Copyright 1998 - N.C. Administrative Office of the Courts


STATE OF NORTH CAROLINA v. KENNETH WAYNE VAUGHN

No. COA97-1177

(Filed 4 August 1998)

1. Crimes, Other--possession of stolen property--sufficiency of evidence--grounds to believe car stolen

The trial court did not err by not dismissing a charge of possession of stolen goods for insufficient evidence that defendant knew or had reasonable grounds to believe that the car in which he was found had been stolen where he was found sleeping in the stolen car with the key in the ignition, the car was strewn with items not belonging to the car's owner, and he lied about his name and falsely stated that the car belonged to a friend.

2. Criminal Law--sentencing--prior record level

The trial court erred when sentencing defendant for possession of a stolen car by treating a 1984 conviction of breaking and entering as a Class C conviction where defendant was also found in 1984 to be an habitual felon and was therefore sentenced as a Class C rather than Class H felon. When N.C.G.S. § 15A-1340.14 uses the term "prior felony conviction," it refers only to a prior adjudication of the defendant's guilt or to a prior entry of a plea of guilty or no contest by the defendant; the term "prior felony conviction" does not refer to the sentence imposed for committing the prior felony. Defendant's contemporaneous conviction of being an habitual felon did not reclassify the offense of breaking and entering as a Class C felony and was not therefore a "prior felony Class C conviction" for this sentencing determination.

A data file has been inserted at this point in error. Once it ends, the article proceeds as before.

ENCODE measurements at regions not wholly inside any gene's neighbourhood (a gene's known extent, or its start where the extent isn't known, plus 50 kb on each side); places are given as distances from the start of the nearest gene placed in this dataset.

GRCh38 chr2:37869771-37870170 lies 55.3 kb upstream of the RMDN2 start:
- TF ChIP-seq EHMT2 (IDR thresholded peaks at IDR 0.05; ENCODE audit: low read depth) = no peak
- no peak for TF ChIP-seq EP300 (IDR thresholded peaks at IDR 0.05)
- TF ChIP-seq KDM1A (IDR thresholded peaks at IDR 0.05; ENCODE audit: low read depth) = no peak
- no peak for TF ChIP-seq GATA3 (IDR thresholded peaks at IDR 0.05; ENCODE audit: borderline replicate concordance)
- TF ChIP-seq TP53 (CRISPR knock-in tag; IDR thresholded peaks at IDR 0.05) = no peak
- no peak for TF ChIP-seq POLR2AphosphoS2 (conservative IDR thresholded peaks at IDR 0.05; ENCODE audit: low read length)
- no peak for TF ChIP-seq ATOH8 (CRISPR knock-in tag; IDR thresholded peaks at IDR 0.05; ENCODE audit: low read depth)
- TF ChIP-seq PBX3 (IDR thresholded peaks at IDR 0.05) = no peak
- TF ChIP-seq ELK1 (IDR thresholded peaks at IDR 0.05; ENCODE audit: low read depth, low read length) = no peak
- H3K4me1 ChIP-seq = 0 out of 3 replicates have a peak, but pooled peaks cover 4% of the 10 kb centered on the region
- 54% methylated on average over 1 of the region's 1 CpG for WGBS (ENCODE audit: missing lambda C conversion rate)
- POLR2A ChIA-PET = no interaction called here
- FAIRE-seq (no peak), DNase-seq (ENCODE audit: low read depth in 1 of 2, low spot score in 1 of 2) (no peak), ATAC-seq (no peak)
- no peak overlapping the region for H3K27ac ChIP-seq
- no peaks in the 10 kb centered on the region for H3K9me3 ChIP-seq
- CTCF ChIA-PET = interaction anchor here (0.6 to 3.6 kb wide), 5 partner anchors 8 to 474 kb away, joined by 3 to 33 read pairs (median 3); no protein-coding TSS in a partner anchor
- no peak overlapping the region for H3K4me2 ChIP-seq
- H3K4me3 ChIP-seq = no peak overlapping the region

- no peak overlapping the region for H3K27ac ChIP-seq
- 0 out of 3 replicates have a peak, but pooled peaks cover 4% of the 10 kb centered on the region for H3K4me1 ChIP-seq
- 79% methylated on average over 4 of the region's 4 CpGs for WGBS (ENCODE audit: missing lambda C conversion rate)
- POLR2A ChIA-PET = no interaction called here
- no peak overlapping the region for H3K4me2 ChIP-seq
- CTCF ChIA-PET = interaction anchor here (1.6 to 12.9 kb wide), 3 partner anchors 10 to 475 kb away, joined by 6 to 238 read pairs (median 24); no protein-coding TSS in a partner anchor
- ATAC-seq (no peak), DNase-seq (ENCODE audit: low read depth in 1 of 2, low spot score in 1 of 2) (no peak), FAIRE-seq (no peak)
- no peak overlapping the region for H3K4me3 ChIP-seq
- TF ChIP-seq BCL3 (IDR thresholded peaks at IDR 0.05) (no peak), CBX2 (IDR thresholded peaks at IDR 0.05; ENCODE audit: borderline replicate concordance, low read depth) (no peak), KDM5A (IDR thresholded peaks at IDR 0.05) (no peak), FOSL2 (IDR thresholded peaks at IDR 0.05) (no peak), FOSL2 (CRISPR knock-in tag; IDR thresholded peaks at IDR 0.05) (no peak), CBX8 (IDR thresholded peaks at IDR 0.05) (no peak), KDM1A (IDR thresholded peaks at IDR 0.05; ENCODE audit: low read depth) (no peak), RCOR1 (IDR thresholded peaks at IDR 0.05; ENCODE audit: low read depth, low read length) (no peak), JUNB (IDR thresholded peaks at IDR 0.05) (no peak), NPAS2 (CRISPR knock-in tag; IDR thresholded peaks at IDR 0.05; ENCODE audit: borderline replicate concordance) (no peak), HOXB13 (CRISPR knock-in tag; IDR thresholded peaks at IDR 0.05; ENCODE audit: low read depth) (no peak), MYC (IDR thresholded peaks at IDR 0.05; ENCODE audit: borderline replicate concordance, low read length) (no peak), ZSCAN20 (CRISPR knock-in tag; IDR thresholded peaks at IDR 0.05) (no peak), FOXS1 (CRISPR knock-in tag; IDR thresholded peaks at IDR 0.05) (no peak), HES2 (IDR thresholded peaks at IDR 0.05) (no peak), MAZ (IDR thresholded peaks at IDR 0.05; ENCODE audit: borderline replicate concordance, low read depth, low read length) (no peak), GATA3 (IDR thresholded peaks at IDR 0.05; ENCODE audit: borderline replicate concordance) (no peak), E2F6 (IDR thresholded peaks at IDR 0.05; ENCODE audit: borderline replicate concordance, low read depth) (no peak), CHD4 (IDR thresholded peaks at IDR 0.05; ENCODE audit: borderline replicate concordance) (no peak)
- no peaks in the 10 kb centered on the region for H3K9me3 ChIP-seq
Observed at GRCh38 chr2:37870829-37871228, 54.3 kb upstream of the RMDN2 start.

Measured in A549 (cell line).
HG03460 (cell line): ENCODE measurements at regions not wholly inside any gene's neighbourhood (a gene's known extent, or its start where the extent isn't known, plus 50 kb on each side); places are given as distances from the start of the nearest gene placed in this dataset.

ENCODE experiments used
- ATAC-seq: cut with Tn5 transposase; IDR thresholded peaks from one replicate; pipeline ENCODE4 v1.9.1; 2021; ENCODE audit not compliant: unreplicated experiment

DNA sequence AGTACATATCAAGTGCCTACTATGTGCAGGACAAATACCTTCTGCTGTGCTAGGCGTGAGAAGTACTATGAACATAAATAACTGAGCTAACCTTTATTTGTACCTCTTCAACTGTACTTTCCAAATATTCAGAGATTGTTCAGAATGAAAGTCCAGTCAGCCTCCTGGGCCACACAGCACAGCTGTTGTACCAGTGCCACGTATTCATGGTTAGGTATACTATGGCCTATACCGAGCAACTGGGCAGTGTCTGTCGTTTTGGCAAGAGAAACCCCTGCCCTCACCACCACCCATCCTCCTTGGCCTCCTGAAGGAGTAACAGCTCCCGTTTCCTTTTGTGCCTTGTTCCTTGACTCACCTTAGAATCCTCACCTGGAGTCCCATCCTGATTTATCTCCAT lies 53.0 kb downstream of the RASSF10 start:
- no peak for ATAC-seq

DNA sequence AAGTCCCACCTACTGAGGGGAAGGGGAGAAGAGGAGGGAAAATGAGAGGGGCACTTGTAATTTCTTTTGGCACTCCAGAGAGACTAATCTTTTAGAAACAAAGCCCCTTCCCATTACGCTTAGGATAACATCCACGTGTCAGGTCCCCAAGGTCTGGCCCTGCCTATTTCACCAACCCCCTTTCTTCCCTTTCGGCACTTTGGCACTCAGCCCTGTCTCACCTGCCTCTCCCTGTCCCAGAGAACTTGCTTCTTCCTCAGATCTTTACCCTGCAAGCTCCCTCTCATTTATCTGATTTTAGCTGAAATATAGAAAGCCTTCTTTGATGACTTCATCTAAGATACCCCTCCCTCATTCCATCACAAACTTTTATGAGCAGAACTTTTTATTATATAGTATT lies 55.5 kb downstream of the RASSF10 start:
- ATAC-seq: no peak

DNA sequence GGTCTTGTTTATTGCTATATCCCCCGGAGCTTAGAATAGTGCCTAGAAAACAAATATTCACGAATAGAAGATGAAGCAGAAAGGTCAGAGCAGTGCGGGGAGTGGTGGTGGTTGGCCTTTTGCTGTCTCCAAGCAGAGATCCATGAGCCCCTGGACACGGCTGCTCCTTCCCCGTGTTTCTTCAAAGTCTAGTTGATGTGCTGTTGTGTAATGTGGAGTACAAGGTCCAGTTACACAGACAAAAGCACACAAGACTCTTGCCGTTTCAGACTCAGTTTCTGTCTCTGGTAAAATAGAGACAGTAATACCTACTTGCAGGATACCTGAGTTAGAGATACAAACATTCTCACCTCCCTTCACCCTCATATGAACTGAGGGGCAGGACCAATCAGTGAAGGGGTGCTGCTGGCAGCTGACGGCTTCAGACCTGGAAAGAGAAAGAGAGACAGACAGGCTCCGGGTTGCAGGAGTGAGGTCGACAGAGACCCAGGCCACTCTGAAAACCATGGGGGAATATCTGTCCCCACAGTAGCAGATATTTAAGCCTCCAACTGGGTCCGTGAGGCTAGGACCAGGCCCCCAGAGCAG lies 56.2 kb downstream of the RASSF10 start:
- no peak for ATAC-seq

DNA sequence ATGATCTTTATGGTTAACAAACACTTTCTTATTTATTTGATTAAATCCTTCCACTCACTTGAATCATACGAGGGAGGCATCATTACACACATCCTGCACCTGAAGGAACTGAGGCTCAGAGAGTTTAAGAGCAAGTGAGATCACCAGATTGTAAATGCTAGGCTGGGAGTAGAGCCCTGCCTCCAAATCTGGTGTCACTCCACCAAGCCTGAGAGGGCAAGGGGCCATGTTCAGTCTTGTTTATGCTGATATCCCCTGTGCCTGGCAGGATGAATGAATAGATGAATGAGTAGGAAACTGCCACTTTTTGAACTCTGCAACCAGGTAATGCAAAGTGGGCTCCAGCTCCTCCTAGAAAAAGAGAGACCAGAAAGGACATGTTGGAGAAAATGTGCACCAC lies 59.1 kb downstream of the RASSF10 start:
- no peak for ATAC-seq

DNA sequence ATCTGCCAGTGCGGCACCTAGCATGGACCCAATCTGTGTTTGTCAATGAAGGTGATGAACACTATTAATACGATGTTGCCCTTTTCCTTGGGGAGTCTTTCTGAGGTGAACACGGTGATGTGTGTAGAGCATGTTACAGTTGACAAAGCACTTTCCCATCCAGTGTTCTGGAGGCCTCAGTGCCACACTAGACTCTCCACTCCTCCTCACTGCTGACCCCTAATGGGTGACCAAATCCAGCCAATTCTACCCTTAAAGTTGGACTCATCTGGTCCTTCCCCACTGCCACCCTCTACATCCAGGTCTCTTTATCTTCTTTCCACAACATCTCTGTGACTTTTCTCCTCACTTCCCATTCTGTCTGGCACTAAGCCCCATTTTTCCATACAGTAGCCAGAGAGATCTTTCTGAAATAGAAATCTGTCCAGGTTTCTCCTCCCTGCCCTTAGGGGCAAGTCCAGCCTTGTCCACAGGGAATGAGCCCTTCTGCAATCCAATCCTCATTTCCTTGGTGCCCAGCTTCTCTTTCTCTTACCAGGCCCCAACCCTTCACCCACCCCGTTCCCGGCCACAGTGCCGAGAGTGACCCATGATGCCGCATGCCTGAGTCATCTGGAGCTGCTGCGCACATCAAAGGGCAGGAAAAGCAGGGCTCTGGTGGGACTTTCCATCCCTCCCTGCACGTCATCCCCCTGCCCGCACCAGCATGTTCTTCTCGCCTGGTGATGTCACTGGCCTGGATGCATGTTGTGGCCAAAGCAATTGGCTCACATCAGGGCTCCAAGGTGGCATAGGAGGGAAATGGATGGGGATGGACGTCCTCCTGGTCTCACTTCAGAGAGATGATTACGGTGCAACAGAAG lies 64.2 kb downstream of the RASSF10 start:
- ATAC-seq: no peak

Appeal by defendant from judgment entered 20 March 1997 by Judge W. Osmond Smith, III in Guilford County Superior Court. Heard in the Court of Appeals 11 May 1998.

    Attorney General Michael F. Easley, by Assistant Attorney General H. Alan Pell, for the State.

    Assistant Public Defender Delton L. Green for defendant- appellant.

    LEWIS, Judge.

    On 5 June 1996, Carla Lynn Hardy returned from work and parked her red 1993 Mazda Protégé in front of her apartment in Greensboro. The car was worth approximately $9,000.00. The next morning, it was gone. Hardy reported the car as stolen. She recalled that several days earlier, when her brother was working on the car, she had left a spare ignition key in the glove compartment.

    On 6 June 1996, Officer R.B. Edwards of the Greensboro Police Department was working off-duty as a uniformed security officer for the Carolina Circle Mall. About 7:30 that evening, an employee of the Dillard's department store at the mall directed Officer Edwards' attention to a red Mazda Protégé. The Mazda was parked outside Dillard's, which had closed at 7:00 p.m. Defendant was sitting in the front seat.

    Officer Edwards roused defendant, who was apparently asleep, and asked him to step outside the car. Officer Edwards testified that defendant said his name was "Albert Kinney" or "Curtis Albert Kinney." Defendant also said that the vehicle belonged to his friend or girlfriend. Officer Edwards ran a license check on the Mazda, and when he was notified that the car was stolen he asked the police department to dispatch an on-duty police officer to the scene. He then handcuffed defendant.

    A few minutes later, on-duty Officer M.J. Fratterigo arrived. Officer Fratterigo confirmed that the vehicle was stolen and placed defendant under arrest for possession of a stolen vehicle. Defendant told Officer Fratterigo his name was "Curtis Albert Kinney." When Officer Fratterigo searched the car, he found a key in the ignition and several other items including coins and dollar bills, a radio/tape player, tapes in tape cases, a purple backpack, a box containing jewelry, and assorted men's clothing. None of these items belonged to the owner of the Mazda, Ms. Hardy. In fact, several items that Hardy had left in the car were later found in a dumpster. Hardy testified that she did not know defendant and had never given him permission to use her Mazda.